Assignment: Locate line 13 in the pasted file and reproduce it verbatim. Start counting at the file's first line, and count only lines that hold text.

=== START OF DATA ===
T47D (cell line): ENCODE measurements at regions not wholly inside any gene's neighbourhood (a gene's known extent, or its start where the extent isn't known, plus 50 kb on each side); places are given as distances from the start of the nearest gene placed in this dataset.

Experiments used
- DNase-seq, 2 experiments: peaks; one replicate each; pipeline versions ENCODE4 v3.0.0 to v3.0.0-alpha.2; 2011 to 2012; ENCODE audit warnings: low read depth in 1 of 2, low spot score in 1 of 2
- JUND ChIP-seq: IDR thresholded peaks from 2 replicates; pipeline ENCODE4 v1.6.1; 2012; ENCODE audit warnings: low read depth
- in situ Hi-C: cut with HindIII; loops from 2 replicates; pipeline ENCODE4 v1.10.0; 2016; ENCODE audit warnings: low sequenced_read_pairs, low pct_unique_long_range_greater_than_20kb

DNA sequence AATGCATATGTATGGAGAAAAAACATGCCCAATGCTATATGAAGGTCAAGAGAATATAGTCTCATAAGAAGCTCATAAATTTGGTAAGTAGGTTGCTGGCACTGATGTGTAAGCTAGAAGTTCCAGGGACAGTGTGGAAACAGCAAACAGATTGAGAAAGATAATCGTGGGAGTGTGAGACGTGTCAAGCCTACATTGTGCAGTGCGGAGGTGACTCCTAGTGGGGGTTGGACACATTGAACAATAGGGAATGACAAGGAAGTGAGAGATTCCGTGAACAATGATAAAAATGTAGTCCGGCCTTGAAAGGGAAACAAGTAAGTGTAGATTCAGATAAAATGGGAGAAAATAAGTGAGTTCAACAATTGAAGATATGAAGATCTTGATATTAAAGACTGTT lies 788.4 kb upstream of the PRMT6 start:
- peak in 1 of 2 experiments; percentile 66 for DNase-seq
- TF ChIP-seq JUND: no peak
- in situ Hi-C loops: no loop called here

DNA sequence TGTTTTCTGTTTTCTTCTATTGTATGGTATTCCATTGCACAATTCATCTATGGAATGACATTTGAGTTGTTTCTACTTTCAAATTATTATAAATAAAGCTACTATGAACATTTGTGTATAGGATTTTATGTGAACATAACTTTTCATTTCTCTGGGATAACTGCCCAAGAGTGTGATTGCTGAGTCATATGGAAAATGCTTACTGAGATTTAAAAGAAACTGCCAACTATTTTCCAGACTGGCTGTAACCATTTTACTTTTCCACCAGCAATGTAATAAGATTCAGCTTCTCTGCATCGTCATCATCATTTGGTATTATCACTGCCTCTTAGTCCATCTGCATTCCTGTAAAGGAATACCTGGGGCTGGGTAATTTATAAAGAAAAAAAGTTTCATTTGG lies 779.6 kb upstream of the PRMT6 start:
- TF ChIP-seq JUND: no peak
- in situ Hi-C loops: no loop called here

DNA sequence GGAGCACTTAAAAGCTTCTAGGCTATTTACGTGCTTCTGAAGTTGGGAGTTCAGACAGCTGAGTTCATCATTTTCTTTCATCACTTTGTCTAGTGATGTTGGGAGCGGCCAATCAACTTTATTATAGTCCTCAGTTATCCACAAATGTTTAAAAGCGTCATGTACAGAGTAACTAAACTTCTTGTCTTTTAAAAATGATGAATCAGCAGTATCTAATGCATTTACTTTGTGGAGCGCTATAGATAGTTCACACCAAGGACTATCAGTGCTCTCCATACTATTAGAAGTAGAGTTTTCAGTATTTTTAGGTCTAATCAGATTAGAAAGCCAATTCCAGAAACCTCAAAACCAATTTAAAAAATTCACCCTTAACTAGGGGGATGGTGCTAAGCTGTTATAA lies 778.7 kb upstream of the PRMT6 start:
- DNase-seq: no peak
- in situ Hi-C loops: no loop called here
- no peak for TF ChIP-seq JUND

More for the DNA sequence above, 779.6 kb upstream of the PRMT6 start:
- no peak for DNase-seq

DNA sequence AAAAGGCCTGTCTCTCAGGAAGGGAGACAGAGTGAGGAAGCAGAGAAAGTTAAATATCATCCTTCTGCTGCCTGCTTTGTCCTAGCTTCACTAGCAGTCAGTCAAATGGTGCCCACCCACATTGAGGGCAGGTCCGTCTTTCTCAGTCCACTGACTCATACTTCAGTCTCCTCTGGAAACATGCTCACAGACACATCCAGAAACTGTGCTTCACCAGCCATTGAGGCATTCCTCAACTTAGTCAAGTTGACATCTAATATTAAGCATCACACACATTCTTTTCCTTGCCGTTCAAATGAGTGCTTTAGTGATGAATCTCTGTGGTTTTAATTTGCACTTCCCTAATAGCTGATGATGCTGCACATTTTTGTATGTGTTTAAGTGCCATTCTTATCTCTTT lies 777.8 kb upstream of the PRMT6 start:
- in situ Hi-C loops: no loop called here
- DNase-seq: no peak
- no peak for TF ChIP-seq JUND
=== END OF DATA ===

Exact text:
DNA sequence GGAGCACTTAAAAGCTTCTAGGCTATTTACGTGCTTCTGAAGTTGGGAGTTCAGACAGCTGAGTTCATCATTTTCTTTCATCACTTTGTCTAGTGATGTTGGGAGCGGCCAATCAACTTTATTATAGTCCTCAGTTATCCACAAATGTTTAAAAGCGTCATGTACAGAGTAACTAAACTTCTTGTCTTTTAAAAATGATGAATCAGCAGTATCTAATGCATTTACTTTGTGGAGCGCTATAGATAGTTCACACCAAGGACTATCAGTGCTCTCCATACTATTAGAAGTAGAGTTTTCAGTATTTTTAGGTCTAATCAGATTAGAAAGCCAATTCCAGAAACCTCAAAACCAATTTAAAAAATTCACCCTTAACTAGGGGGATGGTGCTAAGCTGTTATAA lies 778.7 kb upstream of the PRMT6 start: